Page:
Creating Your Own Future: The Case for Strategic Planning

by Claudia St. John, SPHR - President, Affinity HR Group

Why engage in strategic planning? Many successful companies have achieved their success without a strategic plan. Others have engaged in strategic planning only to have the resulting plan encased in a binder and placed on a shelf to catch dust. (We call these plans �vinyl trophies� or �strategic bookends.�) So why bother?

Well, the principal reason to do strategic planning is because you believe your company will be in business in the future. Planning is simply preparing for the future. When you think about it, you really only have three options.

1) The Wait and See Approach: You can wait to see what the future will bring and try to respond to it.

2) The Guess Approach: You can guess what the future will hold and prepare for that.

3) The Plan Approach: You can create your own future by imagining what you want the future to be and plan for it.

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Three Flavors of Employees

by Kim Seeling Smith, international HR expert and author, Mind Reading for Managers: 5 FOCUSed Conversations for Greater Employee Engagement and Productivity

Mike was the CFO of a large manufacturing company in Texas. He was an outstanding executive and he accepted this position because it suited his strengths to a tee. The company was looking for a very strategic Head of Finance who could work in partnership with the company's CEO to take market share in existing markets, enter new markets and diversify their product line.

When Mike started his new job he quickly realized that there was a huge problem. The way the department was set up he had to spend all of his time looking at the past instead of working with the CEO to plan the future. He also found himself working 70 � 80 hours per week.

Mike knew this was unsustainable for several reasons. He was not using his talents and would eventually become disengaged and frustrated. He was also not doing what he was hired to do, which would quickly become a source of irritation to the CEO and detrimental to the company as a whole.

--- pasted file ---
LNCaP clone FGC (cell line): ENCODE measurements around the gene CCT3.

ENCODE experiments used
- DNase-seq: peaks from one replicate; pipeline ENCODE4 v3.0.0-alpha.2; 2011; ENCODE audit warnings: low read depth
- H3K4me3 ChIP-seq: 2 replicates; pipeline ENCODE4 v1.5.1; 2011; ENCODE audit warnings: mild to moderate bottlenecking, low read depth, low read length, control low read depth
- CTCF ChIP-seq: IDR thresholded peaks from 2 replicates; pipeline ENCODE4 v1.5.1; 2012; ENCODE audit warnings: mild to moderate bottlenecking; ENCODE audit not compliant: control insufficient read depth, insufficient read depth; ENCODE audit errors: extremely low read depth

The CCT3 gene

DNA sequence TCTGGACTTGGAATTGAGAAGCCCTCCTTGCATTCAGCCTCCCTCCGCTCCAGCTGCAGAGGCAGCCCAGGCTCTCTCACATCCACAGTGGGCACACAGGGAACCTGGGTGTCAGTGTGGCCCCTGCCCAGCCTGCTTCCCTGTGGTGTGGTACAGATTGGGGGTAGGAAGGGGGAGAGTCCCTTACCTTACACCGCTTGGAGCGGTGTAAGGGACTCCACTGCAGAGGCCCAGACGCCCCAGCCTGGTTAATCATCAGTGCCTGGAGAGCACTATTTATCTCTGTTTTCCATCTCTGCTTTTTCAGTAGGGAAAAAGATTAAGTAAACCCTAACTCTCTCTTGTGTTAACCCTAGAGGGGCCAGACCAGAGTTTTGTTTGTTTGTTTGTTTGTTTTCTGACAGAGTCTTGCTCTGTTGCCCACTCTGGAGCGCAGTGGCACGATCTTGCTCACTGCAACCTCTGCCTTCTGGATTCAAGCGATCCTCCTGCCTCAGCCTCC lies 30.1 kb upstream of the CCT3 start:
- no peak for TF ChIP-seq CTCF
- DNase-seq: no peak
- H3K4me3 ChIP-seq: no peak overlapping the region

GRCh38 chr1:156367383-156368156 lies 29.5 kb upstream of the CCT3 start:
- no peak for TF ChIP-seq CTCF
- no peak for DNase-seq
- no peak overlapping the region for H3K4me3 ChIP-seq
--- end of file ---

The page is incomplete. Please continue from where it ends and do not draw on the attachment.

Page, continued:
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AOCA Welcomes Natalia Skvirblys

AOCA is pleased to announce that Natalia Skvirblys has joined the AOCA staff team as our Membership Associate. Natalia is replacing Tom McCurrie who recently left SmithBucklin.

Natalia is a recent graduate of University of Illinois at Chicago and holds a degree in Public Health/Epidemiology. Throughout college, Natalia worked in various capacities from serving as a medical research assistant to being an English language instructor. She has a wealth of experience and we were impressed by her customer service skills, problem solving ability, outgoing personality, and attention to detail. You will love working with her!

Natalia oversees the membership dues process, mailings, general administrative matters, and serves as the point person for customer service and membership inquiries.

Please join us in welcoming Natalia!

Docking Exempt Pay Q&A

Q: We have a salaried, exempt status employee who has been coming in late and leaving early. Can we dock her pay for the hours she has missed?

A: No. Exempt employees are exempt from the Fair Labor Standards Act (FLSA) and therefor are not paid by the hour but based on the annual salary agreed to. As a result, you cannot dock pay except in limited instances (such as full workweeks in which the employee didn't work or full workdays when the employee was out sick, etc.). Partial-day deductions for a couple of hours within a workday, as you propose to do in this situation, are not allowed.

Instead, you should treat her tardiness and early absences as part of a disciplinary action, subject to your progressive discipline practices.

 

July 2014

• Creating Your Own Future

• Three Flavors of Employees

• AOCA Welcomes Natalia Skvirblys

• Docking Exempt Pay Q&A

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